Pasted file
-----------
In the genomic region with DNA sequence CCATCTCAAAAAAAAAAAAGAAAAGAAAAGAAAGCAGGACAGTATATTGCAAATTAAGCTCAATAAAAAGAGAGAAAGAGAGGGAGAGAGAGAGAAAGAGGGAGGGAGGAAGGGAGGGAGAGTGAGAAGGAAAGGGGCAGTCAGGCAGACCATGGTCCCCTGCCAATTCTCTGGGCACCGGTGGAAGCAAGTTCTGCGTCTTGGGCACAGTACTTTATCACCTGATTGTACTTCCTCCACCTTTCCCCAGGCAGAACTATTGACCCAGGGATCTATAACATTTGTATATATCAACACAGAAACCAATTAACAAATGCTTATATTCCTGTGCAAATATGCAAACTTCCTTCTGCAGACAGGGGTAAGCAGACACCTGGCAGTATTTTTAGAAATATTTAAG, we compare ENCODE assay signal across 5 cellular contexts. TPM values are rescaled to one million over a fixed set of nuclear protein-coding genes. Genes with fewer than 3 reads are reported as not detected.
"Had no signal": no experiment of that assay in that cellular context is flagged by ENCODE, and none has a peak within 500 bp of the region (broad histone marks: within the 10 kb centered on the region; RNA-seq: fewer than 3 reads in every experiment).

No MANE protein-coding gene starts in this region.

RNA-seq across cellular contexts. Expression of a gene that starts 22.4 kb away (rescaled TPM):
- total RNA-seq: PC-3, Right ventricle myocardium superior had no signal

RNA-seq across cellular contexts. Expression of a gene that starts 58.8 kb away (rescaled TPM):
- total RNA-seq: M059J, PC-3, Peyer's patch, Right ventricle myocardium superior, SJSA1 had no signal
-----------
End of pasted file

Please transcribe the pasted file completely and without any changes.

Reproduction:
In the genomic region with DNA sequence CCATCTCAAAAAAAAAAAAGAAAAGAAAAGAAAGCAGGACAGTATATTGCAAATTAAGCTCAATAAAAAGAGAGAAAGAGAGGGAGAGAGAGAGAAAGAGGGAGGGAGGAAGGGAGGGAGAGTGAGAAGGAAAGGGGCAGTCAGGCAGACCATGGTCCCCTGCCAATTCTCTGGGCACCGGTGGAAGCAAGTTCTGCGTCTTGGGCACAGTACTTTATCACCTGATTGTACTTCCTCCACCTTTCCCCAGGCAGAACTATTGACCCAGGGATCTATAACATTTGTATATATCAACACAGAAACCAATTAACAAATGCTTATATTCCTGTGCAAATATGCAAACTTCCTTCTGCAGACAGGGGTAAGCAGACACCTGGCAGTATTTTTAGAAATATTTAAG, we compare ENCODE assay signal across 5 cellular contexts. TPM values are rescaled to one million over a fixed set of nuclear protein-coding genes. Genes with fewer than 3 reads are reported as not detected.
"Had no signal": no experiment of that assay in that cellular context is flagged by ENCODE, and none has a peak within 500 bp of the region (broad histone marks: within the 10 kb centered on the region; RNA-seq: fewer than 3 reads in every experiment).

No MANE protein-coding gene starts in this region.

RNA-seq across cellular contexts. Expression of a gene that starts 22.4 kb away (rescaled TPM):
- total RNA-seq: PC-3, Right ventricle myocardium superior had no signal

RNA-seq across cellular contexts. Expression of a gene that starts 58.8 kb away (rescaled TPM):
- total RNA-seq: M059J, PC-3, Peyer's patch, Right ventricle myocardium superior, SJSA1 had no signal